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      Frequently Asked Questions About Celiac Disease   09/30/2015

      This Celiac.com FAQ on celiac disease will guide you to all of the basic information you will need to know about the disease, its diagnosis, testing methods, a gluten-free diet, etc.   Subscribe to FREE Celiac.com email alerts   What are the major symptoms of celiac disease? Celiac Disease Symptoms What testing is available for celiac disease? - list blood tests, endo with biopsy, genetic test and enterolab (not diagnostic) Celiac Disease Screening Interpretation of Celiac Disease Blood Test Results Can I be tested even though I am eating gluten free? How long must gluten be taken for the serological tests to be meaningful? The Gluten-Free Diet 101 - A Beginner's Guide to Going Gluten-Free Is celiac inherited? Should my children be tested? Ten Facts About Celiac Disease Genetic Testing Is there a link between celiac and other autoimmune diseases? Celiac Disease Research: Associated Diseases and Disorders Is there a list of gluten foods to avoid? Unsafe Gluten-Free Food List (Unsafe Ingredients) Is there a list of gluten free foods? Safe Gluten-Free Food List (Safe Ingredients) Gluten-Free Alcoholic Beverages Distilled Spirits (Grain Alcohols) and Vinegar: Are they Gluten-Free? Where does gluten hide? Additional Things to Beware of to Maintain a 100% Gluten-Free Diet What if my doctor won't listen to me? An Open Letter to Skeptical Health Care Practitioners Gluten-Free recipes: Gluten-Free Recipes Where can I buy gluten-free stuff? Support this site by shopping at The Celiac.com Store.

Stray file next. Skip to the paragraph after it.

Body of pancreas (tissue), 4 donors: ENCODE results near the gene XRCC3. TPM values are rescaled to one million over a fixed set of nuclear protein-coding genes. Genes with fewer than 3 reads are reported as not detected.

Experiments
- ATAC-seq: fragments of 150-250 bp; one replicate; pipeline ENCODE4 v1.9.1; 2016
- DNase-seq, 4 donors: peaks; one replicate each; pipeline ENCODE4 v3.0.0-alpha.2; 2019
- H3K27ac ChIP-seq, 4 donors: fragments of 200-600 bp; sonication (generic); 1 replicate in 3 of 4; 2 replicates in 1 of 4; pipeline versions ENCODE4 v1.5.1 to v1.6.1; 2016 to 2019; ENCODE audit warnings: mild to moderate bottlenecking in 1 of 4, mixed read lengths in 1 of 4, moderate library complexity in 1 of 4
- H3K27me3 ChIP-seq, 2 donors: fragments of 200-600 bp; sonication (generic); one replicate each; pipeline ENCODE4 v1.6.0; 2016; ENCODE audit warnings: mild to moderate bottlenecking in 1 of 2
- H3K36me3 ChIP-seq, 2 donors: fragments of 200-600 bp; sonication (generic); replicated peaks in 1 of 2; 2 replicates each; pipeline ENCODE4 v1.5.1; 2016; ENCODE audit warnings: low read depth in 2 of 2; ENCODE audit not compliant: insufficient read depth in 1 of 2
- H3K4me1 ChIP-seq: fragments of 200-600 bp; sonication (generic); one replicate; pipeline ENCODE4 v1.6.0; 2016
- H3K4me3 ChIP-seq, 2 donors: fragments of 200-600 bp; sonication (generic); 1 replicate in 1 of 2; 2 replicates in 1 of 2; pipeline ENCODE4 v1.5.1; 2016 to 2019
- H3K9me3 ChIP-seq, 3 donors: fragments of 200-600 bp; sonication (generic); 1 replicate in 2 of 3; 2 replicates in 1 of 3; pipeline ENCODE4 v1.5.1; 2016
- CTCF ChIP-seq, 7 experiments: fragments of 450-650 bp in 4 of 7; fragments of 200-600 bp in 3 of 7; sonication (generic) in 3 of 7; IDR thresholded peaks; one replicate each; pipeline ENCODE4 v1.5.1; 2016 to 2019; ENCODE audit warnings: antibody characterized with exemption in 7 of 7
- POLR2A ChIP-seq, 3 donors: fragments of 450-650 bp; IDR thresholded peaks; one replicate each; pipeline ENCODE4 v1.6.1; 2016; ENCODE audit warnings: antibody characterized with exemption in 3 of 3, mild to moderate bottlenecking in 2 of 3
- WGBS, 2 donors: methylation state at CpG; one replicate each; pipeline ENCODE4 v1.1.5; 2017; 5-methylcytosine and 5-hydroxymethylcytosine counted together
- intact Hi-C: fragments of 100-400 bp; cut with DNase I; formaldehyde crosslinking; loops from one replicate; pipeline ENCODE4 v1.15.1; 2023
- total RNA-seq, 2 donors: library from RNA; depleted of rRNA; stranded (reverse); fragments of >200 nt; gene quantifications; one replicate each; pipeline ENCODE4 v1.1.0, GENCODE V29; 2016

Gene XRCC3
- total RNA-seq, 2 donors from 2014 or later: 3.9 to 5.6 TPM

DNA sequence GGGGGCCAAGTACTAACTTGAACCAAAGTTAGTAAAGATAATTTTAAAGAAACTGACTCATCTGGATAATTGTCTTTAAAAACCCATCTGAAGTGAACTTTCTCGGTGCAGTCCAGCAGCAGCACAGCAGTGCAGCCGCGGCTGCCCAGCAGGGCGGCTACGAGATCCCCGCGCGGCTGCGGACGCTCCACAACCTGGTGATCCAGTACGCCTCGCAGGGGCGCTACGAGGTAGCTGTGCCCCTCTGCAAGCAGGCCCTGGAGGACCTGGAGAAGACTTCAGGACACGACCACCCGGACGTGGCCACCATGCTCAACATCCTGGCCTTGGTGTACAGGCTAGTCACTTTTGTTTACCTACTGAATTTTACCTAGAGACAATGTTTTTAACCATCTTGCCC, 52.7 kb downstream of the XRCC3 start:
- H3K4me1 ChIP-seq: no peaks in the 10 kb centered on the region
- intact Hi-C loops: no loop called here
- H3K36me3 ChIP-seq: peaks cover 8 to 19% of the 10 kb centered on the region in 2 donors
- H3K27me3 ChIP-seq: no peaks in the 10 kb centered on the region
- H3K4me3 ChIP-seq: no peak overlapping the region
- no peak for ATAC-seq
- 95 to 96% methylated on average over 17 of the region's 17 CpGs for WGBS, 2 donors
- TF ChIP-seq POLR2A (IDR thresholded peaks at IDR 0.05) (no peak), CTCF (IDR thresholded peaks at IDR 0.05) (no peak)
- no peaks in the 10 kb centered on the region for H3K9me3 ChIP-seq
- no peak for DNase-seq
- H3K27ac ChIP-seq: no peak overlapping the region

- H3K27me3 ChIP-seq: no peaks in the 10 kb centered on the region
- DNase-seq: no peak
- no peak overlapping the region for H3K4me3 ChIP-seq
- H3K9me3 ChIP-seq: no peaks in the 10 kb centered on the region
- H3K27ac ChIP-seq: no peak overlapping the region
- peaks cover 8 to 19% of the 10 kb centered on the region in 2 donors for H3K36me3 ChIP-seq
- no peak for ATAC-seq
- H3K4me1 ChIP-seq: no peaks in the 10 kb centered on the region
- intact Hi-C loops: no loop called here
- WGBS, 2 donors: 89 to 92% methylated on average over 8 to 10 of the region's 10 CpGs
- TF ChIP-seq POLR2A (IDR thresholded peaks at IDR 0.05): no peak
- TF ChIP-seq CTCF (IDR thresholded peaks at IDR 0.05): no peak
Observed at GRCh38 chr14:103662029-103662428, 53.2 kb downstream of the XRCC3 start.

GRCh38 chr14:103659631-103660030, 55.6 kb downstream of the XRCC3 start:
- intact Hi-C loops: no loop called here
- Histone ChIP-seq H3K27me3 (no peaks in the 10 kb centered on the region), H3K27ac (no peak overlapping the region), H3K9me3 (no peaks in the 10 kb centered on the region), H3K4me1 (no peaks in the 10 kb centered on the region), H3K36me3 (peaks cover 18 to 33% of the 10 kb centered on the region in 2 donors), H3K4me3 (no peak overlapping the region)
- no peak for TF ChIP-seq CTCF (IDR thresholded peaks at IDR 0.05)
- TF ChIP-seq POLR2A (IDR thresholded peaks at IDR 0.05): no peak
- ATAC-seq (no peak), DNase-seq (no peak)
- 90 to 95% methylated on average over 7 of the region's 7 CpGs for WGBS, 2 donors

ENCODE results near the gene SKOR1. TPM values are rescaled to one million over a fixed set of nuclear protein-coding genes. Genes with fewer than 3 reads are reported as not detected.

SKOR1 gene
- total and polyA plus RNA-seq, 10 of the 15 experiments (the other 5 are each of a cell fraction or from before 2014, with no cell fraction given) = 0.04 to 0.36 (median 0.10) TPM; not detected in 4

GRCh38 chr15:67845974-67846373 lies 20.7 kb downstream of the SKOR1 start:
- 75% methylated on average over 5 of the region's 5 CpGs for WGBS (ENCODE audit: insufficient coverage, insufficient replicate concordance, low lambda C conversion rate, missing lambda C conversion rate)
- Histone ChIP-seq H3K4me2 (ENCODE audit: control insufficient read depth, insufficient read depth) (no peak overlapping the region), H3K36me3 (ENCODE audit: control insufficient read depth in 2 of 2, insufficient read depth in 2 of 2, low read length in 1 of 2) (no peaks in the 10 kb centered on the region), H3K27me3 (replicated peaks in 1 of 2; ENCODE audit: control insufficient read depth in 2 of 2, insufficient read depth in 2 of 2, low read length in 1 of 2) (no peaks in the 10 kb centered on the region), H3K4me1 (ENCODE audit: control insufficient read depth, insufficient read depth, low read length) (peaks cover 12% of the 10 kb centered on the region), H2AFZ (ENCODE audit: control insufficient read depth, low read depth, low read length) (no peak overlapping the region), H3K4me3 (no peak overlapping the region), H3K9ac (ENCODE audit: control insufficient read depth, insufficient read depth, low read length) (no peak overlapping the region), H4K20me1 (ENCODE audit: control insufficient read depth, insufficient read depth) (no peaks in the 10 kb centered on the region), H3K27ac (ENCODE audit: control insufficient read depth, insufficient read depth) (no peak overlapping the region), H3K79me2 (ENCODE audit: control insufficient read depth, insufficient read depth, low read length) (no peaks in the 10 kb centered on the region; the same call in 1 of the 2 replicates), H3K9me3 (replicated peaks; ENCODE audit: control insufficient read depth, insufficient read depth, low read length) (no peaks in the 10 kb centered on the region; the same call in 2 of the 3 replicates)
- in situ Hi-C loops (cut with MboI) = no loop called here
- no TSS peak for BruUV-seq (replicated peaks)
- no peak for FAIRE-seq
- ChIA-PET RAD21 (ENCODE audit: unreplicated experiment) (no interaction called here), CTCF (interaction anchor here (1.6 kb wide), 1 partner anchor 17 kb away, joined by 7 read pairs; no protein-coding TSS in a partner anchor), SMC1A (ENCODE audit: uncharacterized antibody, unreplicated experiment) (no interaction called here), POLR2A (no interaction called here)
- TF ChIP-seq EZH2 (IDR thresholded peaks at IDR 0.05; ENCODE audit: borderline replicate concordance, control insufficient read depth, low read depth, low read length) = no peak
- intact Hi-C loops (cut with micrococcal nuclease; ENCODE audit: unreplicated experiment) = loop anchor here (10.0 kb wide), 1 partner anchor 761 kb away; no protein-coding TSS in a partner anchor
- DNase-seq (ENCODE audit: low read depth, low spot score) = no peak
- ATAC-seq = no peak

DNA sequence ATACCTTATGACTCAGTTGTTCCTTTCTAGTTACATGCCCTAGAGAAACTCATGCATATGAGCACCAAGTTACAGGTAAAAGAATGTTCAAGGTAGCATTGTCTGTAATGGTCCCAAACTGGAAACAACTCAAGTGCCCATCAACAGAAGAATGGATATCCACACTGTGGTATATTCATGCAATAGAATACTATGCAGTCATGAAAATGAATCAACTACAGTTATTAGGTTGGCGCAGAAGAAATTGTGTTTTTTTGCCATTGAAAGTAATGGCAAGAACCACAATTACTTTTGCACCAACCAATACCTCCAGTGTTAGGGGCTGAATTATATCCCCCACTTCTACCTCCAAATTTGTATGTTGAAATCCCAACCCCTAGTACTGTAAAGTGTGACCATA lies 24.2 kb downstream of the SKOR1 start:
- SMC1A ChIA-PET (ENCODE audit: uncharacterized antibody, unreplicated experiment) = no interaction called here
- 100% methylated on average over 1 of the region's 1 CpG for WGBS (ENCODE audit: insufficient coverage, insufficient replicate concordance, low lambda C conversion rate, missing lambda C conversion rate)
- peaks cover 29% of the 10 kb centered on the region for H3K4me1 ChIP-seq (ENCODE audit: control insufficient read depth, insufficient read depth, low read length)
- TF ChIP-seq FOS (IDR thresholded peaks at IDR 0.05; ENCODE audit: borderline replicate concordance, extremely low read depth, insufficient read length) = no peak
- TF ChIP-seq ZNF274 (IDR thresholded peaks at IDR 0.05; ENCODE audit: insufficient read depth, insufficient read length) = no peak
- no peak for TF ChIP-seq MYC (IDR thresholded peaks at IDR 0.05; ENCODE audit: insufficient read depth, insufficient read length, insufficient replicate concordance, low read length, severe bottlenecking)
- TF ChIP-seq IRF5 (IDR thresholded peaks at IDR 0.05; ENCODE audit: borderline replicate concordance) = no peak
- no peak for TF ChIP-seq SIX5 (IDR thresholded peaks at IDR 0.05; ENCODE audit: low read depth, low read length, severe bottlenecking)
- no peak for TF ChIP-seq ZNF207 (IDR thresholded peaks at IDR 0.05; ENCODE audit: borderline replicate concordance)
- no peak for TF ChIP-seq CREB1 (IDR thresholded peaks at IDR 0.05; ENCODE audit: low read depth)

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    6. Celiac Disease - Pregnancy

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    4. Gluten-Free Ingredients & Food Labeling Issues

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  4. When A Gluten-Free Diet Just Isn't Enough

    1. Other Food Intolerance and Leaky Gut Issues

      Discussions about additional non-gluten food intolerance issues, including cow's milk (casein), soy, eggs, corn, etc.

    2. Super Sensitive Celiacs & Gluten Sensitive

      Non-scientific discussions for those who have been gluten free for at least 6-12 months and suspect they are reacting to lower levels of gluten than the vast majority of celiacs.

    3. Alternative Diets

      Discussions about alternative diets like the Vegetarian Diet, Specific Carbohydrate Diet (SCD), The Low FODMAP Diet. (FODMAP=Fermentable Oligo-Di-Monosaccharides and Polyols), etc.

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    • Looks the same unless I make the browser window thinner by about 20%. If I make it 20% thinner the poster identities and new topic button show up.